EU Commission Vice-President Věra Jourová at the Opening of EU vs Disinfo Conference
Last week, international experts on countering disinformation gathered in Brussels to discuss the development of the issue. Disinformation, as a part of a wider aggression against EU and the Member States, is a challenge the union is determined to address.
The meeting was opened by EU Commission Vice-President Věra Jourová, who in her speech underscored disinformation’s threat to democracy:
There are specific external actors – namely Russia, and increasingly China – that are actively using disinformation and related interference tactics to undermine European democracy, and will continue doing so until we demonstrate that we will not tolerate this aggression and interference.
The EU vs Disinfo conference was organised by the European External Action Service’s Division for Strategic Communications. Its purpose was to discuss how the threat of disinformation is developing. How new actors and new technologies appear, and how to maintain a democratic public discourse, based on facts and mutual respect.
Visions for a “good Internet”
The EU action plan against disinformation identifies disinformation as part of a wider hybrid aggression against EU and the Member States. This was emphasised by several of the participants. On the question of how to move forward, tackling new threats and means of malign interference, panelist Alex Krasodomski-Jones, director of the Centre for the Analysis of Social Media, CASM, underscored the necessity of understanding not only the threat, but also what we want to achieve:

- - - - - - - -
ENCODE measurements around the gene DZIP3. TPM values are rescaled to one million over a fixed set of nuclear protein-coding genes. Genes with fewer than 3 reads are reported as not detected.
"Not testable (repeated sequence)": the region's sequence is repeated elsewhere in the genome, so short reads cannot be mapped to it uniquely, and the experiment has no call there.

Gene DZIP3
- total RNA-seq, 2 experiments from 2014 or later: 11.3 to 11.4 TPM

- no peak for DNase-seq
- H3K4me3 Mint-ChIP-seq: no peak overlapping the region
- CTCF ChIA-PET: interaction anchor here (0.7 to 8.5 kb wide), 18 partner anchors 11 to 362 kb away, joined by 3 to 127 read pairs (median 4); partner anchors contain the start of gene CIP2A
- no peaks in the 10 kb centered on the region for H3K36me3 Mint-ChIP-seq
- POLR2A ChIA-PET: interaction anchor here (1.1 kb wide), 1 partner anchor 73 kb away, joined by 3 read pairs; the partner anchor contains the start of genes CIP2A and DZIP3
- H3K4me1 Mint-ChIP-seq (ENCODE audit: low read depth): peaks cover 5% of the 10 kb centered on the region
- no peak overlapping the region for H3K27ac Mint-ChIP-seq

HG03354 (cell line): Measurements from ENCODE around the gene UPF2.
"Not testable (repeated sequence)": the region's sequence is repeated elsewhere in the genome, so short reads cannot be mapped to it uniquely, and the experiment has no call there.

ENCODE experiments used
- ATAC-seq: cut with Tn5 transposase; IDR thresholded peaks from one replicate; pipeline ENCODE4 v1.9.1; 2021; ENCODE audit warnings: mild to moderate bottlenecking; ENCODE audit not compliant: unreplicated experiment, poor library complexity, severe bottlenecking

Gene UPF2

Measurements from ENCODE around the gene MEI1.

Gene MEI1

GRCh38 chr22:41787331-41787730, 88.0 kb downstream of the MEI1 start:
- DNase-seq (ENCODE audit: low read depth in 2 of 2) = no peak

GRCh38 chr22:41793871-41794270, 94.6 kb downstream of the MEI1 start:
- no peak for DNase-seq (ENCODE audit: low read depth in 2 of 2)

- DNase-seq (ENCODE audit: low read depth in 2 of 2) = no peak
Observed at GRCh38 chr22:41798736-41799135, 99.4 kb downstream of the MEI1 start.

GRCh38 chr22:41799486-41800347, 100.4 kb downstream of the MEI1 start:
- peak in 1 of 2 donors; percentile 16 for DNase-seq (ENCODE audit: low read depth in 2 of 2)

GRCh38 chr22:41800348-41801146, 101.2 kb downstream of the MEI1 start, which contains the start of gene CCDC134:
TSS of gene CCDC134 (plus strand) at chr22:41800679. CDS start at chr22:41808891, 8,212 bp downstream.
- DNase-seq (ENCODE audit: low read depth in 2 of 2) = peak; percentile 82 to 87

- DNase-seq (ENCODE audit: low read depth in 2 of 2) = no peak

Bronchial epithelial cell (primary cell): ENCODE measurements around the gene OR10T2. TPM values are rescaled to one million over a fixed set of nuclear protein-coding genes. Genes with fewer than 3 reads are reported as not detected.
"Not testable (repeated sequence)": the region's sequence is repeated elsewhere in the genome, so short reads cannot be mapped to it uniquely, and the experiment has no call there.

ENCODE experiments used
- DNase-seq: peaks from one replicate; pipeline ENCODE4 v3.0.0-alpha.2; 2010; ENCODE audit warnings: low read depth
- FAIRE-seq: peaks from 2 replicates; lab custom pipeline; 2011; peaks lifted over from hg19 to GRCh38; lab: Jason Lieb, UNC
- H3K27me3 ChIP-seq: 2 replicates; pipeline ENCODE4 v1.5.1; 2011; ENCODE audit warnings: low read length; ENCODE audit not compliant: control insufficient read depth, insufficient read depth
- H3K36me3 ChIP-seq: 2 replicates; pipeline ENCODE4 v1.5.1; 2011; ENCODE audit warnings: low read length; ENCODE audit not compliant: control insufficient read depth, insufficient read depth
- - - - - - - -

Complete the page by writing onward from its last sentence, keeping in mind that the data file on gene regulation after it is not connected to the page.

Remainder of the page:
The problem stems, in my view, from a lack of vision. Without a vision we cannot move on. What are we fighting for? What does good look like? As long as we don’t know what “good Internet” looks like, we can’t fight “bad”.
Sebastian Bay of the Swedish Defence Research Agency, saw a necessity in investing in regulatory mechanism to curb the use of manufactured interaction on social media:
The models invented for disinformation can be used by anyone, against anyone. It’s cheap, effective and the operator faces no risks. Why not use it? We must improve transparency; demonstrate who makes money on this. As long as fake accounts and fake interactions add to the value actors will be reluctant to address the issue. If we’re going to regulate an industry that earns hundreds of billions we need to invest billions of euros. We need to invest!
The conference was the first of its kind, organised by the EEAS’ Division for Strategic Communications. The head of the division, Lutz Güllner described the vision:
Disinformation is a threat to our democratic institutions. It undermines them, creates mistrust. The EU has been at the forefront of efforts to combat it. Looking specifically at pro-Kremlin campaigns. The EU is a thought leader in this field and has created new instruments to address the issue. We must understand the new technical possibilities to manipulate the public space, and identify the new actors.
Neither disinformation nor hybrid threats are new concepts. EU Commission Vice-President Věra Jourová related to the poisoned public discourse of her childhood in communist Czechoslovakia, and referred to the fact that totalitarian regimes always have employed false statements, lies, and disinformation to attack democracy:
One of the main objective of our enemies is not to convince us to their facts, but undermine credibility and show that democracy is no better that other regimes. This is not a new method. Let me quote Hannah Arendt here: “The ideal subject of totalitarian rule is not the convinced Nazi or the convinced Communist, but people for whom the distinction between fact and fiction and the distinction between true and false no longer exist.”